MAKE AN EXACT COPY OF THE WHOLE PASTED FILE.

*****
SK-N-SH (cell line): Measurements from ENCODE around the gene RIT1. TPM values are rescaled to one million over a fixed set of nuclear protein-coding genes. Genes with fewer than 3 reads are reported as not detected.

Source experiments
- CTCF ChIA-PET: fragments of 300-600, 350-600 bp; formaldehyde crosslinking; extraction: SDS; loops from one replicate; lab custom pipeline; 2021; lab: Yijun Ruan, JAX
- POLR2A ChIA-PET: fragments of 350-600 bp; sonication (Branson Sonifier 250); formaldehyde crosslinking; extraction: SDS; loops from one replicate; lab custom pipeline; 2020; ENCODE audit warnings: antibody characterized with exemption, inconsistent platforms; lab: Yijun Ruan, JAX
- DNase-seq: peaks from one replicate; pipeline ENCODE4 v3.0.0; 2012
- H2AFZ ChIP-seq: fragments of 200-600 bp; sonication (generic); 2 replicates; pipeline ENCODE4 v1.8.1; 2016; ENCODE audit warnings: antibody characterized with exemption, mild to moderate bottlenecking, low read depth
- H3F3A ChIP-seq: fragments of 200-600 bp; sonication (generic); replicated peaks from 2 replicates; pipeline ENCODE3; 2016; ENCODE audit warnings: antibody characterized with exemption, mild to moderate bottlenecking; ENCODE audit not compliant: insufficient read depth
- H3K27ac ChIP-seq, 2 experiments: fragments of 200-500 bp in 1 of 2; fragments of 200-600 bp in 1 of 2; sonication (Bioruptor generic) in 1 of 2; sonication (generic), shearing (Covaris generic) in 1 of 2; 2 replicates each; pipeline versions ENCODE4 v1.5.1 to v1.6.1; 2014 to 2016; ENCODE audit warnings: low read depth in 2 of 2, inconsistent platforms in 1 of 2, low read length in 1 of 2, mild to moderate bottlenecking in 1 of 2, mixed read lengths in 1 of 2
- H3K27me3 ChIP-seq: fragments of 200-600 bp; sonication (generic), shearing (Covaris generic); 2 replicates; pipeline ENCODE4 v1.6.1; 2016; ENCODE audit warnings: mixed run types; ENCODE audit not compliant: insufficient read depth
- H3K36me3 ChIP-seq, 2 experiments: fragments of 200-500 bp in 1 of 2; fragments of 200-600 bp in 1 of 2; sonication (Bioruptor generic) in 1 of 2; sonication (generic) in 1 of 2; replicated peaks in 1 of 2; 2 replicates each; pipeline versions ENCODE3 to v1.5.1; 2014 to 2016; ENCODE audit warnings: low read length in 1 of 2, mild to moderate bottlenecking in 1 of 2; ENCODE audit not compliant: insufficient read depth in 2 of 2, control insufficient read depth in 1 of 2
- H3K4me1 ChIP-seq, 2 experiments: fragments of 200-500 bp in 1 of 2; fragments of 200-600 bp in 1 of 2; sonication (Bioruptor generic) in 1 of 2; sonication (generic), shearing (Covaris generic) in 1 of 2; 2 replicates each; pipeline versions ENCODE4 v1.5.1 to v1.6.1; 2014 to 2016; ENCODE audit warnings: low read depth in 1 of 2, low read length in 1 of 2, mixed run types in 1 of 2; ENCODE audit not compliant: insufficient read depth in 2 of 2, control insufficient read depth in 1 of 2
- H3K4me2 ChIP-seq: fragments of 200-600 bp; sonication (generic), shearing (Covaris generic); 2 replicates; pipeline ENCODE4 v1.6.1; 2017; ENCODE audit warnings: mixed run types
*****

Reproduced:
SK-N-SH (cell line): Measurements from ENCODE around the gene RIT1. TPM values are rescaled to one million over a fixed set of nuclear protein-coding genes. Genes with fewer than 3 reads are reported as not detected.

Source experiments
- CTCF ChIA-PET: fragments of 300-600, 350-600 bp; formaldehyde crosslinking; extraction: SDS; loops from one replicate; lab custom pipeline; 2021; lab: Yijun Ruan, JAX
- POLR2A ChIA-PET: fragments of 350-600 bp; sonication (Branson Sonifier 250); formaldehyde crosslinking; extraction: SDS; loops from one replicate; lab custom pipeline; 2020; ENCODE audit warnings: antibody characterized with exemption, inconsistent platforms; lab: Yijun Ruan, JAX
- DNase-seq: peaks from one replicate; pipeline ENCODE4 v3.0.0; 2012
- H2AFZ ChIP-seq: fragments of 200-600 bp; sonication (generic); 2 replicates; pipeline ENCODE4 v1.8.1; 2016; ENCODE audit warnings: antibody characterized with exemption, mild to moderate bottlenecking, low read depth
- H3F3A ChIP-seq: fragments of 200-600 bp; sonication (generic); replicated peaks from 2 replicates; pipeline ENCODE3; 2016; ENCODE audit warnings: antibody characterized with exemption, mild to moderate bottlenecking; ENCODE audit not compliant: insufficient read depth
- H3K27ac ChIP-seq, 2 experiments: fragments of 200-500 bp in 1 of 2; fragments of 200-600 bp in 1 of 2; sonication (Bioruptor generic) in 1 of 2; sonication (generic), shearing (Covaris generic) in 1 of 2; 2 replicates each; pipeline versions ENCODE4 v1.5.1 to v1.6.1; 2014 to 2016; ENCODE audit warnings: low read depth in 2 of 2, inconsistent platforms in 1 of 2, low read length in 1 of 2, mild to moderate bottlenecking in 1 of 2, mixed read lengths in 1 of 2
- H3K27me3 ChIP-seq: fragments of 200-600 bp; sonication (generic), shearing (Covaris generic); 2 replicates; pipeline ENCODE4 v1.6.1; 2016; ENCODE audit warnings: mixed run types; ENCODE audit not compliant: insufficient read depth
- H3K36me3 ChIP-seq, 2 experiments: fragments of 200-500 bp in 1 of 2; fragments of 200-600 bp in 1 of 2; sonication (Bioruptor generic) in 1 of 2; sonication (generic) in 1 of 2; replicated peaks in 1 of 2; 2 replicates each; pipeline versions ENCODE3 to v1.5.1; 2014 to 2016; ENCODE audit warnings: low read length in 1 of 2, mild to moderate bottlenecking in 1 of 2; ENCODE audit not compliant: insufficient read depth in 2 of 2, control insufficient read depth in 1 of 2
- H3K4me1 ChIP-seq, 2 experiments: fragments of 200-500 bp in 1 of 2; fragments of 200-600 bp in 1 of 2; sonication (Bioruptor generic) in 1 of 2; sonication (generic), shearing (Covaris generic) in 1 of 2; 2 replicates each; pipeline versions ENCODE4 v1.5.1 to v1.6.1; 2014 to 2016; ENCODE audit warnings: low read depth in 1 of 2, low read length in 1 of 2, mixed run types in 1 of 2; ENCODE audit not compliant: insufficient read depth in 2 of 2, control insufficient read depth in 1 of 2
- H3K4me2 ChIP-seq: fragments of 200-600 bp; sonication (generic), shearing (Covaris generic); 2 replicates; pipeline ENCODE4 v1.6.1; 2017; ENCODE audit warnings: mixed run types